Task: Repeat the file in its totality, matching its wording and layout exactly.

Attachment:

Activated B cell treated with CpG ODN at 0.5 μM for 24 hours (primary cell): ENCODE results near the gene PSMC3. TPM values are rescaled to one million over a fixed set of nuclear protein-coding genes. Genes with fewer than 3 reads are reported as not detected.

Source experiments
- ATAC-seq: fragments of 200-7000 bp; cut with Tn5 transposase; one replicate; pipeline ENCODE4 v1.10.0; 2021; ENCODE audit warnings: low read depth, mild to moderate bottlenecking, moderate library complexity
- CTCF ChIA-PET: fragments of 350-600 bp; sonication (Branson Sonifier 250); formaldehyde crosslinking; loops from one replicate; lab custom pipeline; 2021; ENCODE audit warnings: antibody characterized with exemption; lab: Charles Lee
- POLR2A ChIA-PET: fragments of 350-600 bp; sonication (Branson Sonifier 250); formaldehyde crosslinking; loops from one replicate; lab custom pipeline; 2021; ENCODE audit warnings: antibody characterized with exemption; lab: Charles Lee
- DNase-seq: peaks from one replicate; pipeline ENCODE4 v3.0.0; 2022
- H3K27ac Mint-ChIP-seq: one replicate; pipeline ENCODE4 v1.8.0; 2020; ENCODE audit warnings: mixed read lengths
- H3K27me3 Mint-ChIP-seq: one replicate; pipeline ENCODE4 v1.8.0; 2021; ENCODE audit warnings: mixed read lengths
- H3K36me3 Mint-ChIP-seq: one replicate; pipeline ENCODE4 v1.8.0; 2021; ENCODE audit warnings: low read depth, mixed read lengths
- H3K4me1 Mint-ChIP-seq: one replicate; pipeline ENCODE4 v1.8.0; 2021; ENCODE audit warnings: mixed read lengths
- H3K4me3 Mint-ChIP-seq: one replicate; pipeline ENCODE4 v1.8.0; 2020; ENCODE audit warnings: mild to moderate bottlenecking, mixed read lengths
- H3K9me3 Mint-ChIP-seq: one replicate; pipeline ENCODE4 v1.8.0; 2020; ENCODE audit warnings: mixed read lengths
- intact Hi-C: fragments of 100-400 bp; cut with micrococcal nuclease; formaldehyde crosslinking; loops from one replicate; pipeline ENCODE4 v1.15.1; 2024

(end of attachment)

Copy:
Activated B cell treated with CpG ODN at 0.5 μM for 24 hours (primary cell): ENCODE results near the gene PSMC3. TPM values are rescaled to one million over a fixed set of nuclear protein-coding genes. Genes with fewer than 3 reads are reported as not detected.

Source experiments
- ATAC-seq: fragments of 200-7000 bp; cut with Tn5 transposase; one replicate; pipeline ENCODE4 v1.10.0; 2021; ENCODE audit warnings: low read depth, mild to moderate bottlenecking, moderate library complexity
- CTCF ChIA-PET: fragments of 350-600 bp; sonication (Branson Sonifier 250); formaldehyde crosslinking; loops from one replicate; lab custom pipeline; 2021; ENCODE audit warnings: antibody characterized with exemption; lab: Charles Lee
- POLR2A ChIA-PET: fragments of 350-600 bp; sonication (Branson Sonifier 250); formaldehyde crosslinking; loops from one replicate; lab custom pipeline; 2021; ENCODE audit warnings: antibody characterized with exemption; lab: Charles Lee
- DNase-seq: peaks from one replicate; pipeline ENCODE4 v3.0.0; 2022
- H3K27ac Mint-ChIP-seq: one replicate; pipeline ENCODE4 v1.8.0; 2020; ENCODE audit warnings: mixed read lengths
- H3K27me3 Mint-ChIP-seq: one replicate; pipeline ENCODE4 v1.8.0; 2021; ENCODE audit warnings: mixed read lengths
- H3K36me3 Mint-ChIP-seq: one replicate; pipeline ENCODE4 v1.8.0; 2021; ENCODE audit warnings: low read depth, mixed read lengths
- H3K4me1 Mint-ChIP-seq: one replicate; pipeline ENCODE4 v1.8.0; 2021; ENCODE audit warnings: mixed read lengths
- H3K4me3 Mint-ChIP-seq: one replicate; pipeline ENCODE4 v1.8.0; 2020; ENCODE audit warnings: mild to moderate bottlenecking, mixed read lengths
- H3K9me3 Mint-ChIP-seq: one replicate; pipeline ENCODE4 v1.8.0; 2020; ENCODE audit warnings: mixed read lengths
- intact Hi-C: fragments of 100-400 bp; cut with micrococcal nuclease; formaldehyde crosslinking; loops from one replicate; pipeline ENCODE4 v1.15.1; 2024